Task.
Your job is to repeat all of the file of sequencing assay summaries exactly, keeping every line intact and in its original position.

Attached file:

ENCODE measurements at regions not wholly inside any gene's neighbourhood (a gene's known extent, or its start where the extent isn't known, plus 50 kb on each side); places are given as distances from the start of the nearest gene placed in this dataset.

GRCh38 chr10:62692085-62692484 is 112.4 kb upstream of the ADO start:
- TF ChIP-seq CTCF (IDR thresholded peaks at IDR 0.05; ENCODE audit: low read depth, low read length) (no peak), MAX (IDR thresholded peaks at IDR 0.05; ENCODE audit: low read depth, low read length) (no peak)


ENCODE measurements at regions not wholly inside any gene's neighbourhood (a gene's known extent, or its start where the extent isn't known, plus 50 kb on each side); places are given as distances from the start of the nearest gene placed in this dataset.

GRCh38 chr10:62692085-62692484 is 112.4 kb upstream of the ADO start:
- TF ChIP-seq CTCF (IDR thresholded peaks at IDR 0.05; ENCODE audit: low read depth, low read length) (no peak), MAX (IDR thresholded peaks at IDR 0.05; ENCODE audit: low read depth, low read length) (no peak)